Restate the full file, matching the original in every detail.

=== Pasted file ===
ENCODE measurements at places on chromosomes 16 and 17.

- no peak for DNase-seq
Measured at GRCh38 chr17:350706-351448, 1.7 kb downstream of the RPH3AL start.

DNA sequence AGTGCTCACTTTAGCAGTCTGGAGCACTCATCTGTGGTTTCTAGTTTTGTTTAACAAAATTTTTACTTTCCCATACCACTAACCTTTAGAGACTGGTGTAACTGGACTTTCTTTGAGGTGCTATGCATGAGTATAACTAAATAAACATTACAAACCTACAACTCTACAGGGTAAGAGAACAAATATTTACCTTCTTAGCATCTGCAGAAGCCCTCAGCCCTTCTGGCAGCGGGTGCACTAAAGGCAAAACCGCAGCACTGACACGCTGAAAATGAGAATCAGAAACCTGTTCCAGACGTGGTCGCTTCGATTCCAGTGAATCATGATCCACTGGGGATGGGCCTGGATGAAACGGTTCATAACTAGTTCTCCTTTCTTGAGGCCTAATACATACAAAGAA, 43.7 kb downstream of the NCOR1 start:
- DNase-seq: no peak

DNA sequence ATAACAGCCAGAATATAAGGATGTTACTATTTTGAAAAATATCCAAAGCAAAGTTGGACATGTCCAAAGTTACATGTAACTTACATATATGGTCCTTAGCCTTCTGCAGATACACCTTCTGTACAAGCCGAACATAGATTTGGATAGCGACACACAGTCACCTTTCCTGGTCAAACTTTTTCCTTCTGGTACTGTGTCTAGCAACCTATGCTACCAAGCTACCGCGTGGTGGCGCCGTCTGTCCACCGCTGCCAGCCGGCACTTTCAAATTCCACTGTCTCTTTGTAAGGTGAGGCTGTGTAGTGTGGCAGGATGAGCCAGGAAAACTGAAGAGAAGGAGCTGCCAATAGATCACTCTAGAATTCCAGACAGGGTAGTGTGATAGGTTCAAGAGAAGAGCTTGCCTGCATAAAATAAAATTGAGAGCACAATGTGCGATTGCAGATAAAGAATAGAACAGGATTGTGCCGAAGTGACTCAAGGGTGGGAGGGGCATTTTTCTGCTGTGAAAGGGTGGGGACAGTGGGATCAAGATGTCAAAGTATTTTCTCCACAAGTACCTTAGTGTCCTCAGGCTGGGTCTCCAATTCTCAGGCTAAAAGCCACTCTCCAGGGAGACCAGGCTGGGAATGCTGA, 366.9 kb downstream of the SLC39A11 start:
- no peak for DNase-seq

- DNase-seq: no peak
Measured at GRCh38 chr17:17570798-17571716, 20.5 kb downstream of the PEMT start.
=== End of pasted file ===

ENCODE measurements at places on chromosomes 16 and 17.

- no peak for DNase-seq
Measured at GRCh38 chr17:350706-351448, 1.7 kb downstream of the RPH3AL start.

DNA sequence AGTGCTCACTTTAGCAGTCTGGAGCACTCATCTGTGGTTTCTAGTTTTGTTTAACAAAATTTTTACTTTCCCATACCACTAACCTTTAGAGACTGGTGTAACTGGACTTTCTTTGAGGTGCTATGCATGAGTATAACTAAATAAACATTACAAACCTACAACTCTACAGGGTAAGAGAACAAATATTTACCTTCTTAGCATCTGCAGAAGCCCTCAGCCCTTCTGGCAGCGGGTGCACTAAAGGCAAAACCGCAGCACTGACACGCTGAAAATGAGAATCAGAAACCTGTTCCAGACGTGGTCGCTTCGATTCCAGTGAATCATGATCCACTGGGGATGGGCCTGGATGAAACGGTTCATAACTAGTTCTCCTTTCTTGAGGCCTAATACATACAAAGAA, 43.7 kb downstream of the NCOR1 start:
- DNase-seq: no peak

DNA sequence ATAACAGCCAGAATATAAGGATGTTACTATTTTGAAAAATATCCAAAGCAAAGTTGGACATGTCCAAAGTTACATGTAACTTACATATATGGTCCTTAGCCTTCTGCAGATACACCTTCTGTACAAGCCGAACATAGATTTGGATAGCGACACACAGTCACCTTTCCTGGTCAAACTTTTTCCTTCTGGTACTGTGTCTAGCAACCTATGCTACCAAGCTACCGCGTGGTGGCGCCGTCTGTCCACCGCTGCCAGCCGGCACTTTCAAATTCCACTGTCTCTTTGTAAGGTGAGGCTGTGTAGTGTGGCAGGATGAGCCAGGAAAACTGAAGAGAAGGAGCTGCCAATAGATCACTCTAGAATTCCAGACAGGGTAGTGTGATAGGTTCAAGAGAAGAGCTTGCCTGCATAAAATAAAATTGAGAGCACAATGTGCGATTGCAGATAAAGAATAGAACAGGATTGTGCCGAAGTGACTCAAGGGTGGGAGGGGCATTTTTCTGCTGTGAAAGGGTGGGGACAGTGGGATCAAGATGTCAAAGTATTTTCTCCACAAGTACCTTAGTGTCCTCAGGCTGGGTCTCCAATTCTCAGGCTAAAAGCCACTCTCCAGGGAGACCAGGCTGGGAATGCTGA, 366.9 kb downstream of the SLC39A11 start:
- no peak for DNase-seq

- DNase-seq: no peak
Measured at GRCh38 chr17:17570798-17571716, 20.5 kb downstream of the PEMT start.